As I complete a new book that is part-memoir and part-critical, I am pondering who we are and want to be in memoir.
Maybe we have no choice. But writing takes time and revision and so, in fact, we always do.
Reading Helen MacDonald’s H is for Hawk exhilarated me: her prose soars like the hawk she trains after her father’s death. Reading Joan Didion’s Blue Nights made me sad: for her daughter, of course, but also for Didion herself, who has not entered old age with resilience or wisdom. She’s frail, she tells us again and again. But she’s also Joan Didion and a killer writer still, though she relies too often on the repetition of key phrases. All through the book—a book about her daughter’s death—I kept wondering, what happened? What several things (for there seem to have been several things) went wrong? Didion will not go there, so you need to look back at The Year of Magical Thinking to hear more.
I found Francisco Goldman’s Say Her Name wonderful and gripping. It confirmed my binge-reading of memoirs. Roland Barthes’ Mourning Diary kept me there since I had recently lost a mother and a brother too and their deaths had left me off-balance, off-kilter, and moving restlessly from place to place.
When my mother and brother died, I had recently completed a book about how World War II exists in cultural memory. I had spent years confronting the war’s staggering mass destruction, not just of soldiers, but also, and even more, of civilians. Men, women, and children—often whole families—killed, sometimes in the blink of an eye. Somehow, being a scholar about World War II made it hard, at first, to see the drama in the story of my own loss. I found myself reading the classics and writing about my mother’s and my brother’s deaths. Putting it all together and accessing their memory, without pain, took years and was further complicated by another death in the background, one I had never adequately faced.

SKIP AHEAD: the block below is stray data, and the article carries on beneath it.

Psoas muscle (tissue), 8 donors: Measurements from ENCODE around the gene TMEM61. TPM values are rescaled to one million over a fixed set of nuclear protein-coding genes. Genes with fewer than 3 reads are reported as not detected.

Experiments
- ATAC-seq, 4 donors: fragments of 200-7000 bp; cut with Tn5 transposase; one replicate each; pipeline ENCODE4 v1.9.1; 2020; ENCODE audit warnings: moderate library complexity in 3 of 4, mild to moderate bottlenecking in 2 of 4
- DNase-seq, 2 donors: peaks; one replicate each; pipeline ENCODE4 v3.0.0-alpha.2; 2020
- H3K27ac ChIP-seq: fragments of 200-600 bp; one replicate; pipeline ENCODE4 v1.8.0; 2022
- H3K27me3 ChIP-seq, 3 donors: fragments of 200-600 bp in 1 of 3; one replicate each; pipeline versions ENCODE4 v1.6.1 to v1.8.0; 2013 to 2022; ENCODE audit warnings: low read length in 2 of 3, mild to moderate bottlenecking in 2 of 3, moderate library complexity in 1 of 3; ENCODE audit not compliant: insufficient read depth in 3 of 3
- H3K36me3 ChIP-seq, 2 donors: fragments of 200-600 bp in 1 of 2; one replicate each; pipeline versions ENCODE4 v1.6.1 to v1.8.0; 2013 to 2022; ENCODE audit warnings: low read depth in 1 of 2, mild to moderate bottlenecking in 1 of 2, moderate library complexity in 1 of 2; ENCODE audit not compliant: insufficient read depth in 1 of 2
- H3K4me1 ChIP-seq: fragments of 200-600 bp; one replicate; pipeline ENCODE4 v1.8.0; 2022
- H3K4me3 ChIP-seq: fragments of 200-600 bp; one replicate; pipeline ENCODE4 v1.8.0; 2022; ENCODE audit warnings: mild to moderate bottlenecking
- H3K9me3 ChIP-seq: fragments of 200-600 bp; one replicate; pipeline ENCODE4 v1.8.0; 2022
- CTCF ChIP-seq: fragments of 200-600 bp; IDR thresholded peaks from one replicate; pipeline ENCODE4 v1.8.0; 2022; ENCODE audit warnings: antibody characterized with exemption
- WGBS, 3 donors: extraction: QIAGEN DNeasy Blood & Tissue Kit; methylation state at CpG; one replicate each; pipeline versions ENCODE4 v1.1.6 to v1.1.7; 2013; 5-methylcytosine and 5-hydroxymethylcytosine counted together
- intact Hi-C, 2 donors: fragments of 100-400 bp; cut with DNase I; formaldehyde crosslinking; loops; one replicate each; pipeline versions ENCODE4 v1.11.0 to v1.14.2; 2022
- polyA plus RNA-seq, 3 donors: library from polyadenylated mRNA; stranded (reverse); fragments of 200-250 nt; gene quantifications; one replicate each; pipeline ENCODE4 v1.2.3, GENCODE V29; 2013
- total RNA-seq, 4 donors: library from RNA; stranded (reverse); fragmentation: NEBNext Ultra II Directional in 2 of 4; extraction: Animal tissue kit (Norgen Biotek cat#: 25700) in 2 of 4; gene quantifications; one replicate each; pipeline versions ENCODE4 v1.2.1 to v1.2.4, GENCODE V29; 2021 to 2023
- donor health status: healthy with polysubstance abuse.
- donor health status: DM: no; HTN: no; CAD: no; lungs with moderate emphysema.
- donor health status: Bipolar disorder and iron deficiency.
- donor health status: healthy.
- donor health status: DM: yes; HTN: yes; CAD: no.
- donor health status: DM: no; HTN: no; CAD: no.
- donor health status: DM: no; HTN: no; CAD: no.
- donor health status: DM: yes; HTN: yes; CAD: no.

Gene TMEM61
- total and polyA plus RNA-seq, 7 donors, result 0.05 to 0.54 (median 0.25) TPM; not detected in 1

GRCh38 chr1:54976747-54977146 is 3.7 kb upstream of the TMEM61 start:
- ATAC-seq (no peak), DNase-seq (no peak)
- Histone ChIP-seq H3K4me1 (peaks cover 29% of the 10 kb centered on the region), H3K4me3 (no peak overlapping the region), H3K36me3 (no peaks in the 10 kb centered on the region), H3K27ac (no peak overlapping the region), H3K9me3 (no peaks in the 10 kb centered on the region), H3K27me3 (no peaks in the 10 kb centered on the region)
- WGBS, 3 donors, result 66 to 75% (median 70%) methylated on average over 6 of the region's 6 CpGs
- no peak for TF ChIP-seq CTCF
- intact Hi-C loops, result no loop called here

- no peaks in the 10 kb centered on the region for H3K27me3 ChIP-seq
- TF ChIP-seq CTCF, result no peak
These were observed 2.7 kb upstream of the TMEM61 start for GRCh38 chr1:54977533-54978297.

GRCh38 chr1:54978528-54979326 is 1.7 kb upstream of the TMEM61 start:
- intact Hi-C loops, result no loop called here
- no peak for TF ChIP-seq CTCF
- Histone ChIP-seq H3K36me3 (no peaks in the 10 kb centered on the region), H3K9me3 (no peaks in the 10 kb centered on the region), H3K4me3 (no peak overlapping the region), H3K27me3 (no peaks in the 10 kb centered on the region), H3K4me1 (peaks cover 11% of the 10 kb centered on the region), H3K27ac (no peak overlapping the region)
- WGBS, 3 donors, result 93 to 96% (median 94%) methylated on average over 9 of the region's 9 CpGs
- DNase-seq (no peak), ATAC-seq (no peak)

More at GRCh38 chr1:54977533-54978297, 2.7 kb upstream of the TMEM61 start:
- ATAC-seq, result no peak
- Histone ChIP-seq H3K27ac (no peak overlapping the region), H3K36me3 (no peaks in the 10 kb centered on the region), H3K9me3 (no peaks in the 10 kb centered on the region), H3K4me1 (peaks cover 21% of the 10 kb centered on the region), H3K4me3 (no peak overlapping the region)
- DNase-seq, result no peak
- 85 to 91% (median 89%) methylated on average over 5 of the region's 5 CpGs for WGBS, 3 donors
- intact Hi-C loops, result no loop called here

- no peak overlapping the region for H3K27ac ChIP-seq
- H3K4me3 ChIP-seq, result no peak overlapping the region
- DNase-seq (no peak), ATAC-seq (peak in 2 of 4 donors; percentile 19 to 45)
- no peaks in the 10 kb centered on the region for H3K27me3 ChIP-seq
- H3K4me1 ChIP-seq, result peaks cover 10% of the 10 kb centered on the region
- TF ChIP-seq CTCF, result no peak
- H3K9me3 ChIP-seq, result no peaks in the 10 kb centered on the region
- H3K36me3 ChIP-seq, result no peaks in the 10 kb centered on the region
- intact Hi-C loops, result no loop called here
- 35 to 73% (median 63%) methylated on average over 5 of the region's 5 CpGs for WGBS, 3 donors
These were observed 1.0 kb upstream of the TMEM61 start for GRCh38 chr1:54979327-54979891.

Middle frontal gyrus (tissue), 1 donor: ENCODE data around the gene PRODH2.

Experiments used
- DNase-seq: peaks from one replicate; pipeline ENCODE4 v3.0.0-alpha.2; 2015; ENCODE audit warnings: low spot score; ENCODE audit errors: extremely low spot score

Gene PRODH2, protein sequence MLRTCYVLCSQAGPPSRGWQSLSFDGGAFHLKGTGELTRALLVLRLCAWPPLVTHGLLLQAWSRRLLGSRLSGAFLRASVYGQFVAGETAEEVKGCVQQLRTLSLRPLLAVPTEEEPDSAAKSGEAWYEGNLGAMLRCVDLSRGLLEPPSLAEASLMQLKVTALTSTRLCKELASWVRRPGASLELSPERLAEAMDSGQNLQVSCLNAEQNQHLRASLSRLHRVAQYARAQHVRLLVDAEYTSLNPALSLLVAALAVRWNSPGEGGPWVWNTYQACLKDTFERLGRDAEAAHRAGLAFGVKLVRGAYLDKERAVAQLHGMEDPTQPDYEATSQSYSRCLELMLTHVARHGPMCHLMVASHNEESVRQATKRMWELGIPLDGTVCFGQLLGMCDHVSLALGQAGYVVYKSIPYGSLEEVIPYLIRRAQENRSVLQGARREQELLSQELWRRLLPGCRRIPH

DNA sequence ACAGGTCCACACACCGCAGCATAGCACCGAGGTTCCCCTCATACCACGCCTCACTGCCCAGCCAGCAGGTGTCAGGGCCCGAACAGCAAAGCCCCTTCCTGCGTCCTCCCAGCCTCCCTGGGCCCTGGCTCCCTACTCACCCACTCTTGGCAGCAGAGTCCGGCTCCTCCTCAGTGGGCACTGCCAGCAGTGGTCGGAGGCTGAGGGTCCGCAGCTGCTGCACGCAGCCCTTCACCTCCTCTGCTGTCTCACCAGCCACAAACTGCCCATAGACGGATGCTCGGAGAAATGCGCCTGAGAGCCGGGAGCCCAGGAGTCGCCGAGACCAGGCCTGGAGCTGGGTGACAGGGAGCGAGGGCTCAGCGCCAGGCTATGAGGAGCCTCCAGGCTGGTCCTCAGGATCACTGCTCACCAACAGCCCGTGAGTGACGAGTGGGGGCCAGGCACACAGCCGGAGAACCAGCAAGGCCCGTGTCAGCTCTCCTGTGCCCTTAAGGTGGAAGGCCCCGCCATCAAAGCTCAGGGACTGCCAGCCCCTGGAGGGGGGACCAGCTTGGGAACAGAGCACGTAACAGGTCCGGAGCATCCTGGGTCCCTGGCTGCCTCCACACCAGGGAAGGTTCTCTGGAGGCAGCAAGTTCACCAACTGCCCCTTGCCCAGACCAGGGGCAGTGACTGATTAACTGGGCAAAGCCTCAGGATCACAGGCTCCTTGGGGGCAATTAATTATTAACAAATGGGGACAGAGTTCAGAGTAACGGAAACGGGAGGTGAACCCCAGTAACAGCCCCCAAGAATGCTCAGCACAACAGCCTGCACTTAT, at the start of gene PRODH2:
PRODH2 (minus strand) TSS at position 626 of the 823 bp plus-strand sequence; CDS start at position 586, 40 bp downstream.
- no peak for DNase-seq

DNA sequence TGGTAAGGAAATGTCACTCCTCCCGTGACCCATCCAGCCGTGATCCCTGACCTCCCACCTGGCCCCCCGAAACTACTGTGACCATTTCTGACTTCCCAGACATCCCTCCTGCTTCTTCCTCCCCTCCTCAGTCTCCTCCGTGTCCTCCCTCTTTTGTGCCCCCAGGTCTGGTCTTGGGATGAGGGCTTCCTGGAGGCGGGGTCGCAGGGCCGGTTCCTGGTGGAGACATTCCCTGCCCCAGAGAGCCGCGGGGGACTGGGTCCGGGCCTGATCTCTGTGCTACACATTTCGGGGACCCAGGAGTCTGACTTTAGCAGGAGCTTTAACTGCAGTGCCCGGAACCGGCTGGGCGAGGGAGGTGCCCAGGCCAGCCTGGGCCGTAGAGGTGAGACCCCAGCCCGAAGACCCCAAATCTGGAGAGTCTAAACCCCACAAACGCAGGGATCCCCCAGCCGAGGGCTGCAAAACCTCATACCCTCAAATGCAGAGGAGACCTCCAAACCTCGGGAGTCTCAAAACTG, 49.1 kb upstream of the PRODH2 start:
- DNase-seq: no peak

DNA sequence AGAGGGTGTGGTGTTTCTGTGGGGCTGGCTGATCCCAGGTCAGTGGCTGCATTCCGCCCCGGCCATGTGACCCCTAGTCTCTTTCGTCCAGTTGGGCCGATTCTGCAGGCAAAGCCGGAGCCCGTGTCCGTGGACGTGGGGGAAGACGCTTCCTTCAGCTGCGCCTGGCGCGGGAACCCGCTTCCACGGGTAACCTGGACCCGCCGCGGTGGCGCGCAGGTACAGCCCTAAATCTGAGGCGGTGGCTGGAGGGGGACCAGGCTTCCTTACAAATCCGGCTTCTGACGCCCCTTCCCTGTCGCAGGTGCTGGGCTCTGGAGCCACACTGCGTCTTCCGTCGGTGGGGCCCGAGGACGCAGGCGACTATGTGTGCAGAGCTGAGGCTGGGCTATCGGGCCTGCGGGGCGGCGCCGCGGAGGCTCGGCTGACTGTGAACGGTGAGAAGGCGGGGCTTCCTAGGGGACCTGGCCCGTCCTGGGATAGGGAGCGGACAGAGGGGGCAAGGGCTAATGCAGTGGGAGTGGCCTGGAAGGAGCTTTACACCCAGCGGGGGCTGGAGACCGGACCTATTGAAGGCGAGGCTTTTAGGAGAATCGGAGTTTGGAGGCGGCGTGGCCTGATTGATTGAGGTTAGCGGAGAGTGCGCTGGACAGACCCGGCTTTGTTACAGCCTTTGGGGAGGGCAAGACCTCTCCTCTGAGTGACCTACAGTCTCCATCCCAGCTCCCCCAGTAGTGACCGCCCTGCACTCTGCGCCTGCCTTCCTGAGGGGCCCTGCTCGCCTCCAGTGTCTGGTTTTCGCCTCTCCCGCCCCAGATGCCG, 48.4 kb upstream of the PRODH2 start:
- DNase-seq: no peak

I wrote this book in a way that feels true to me and that I hope will speak to others, as my earlier memoir did. Everyone loses a mother eventually; but, when it happens, it’s the only time for you.
Because I am circulating this book to publishers, I am announcing two tentative titles: Healing Rituals: Meditations on the Classics in a Time of Grief or Living Tissue, with the same subtitle. The book forms a sequel to my earlier memoir about growing up in-between Italian and Jewish American cultures in New York. It’s also a meditation on why we read classic books at times of loss and how they speak to us. To paraphrase Rebecca Mead, great books read us even as we read them.
More soon about when the book will appear!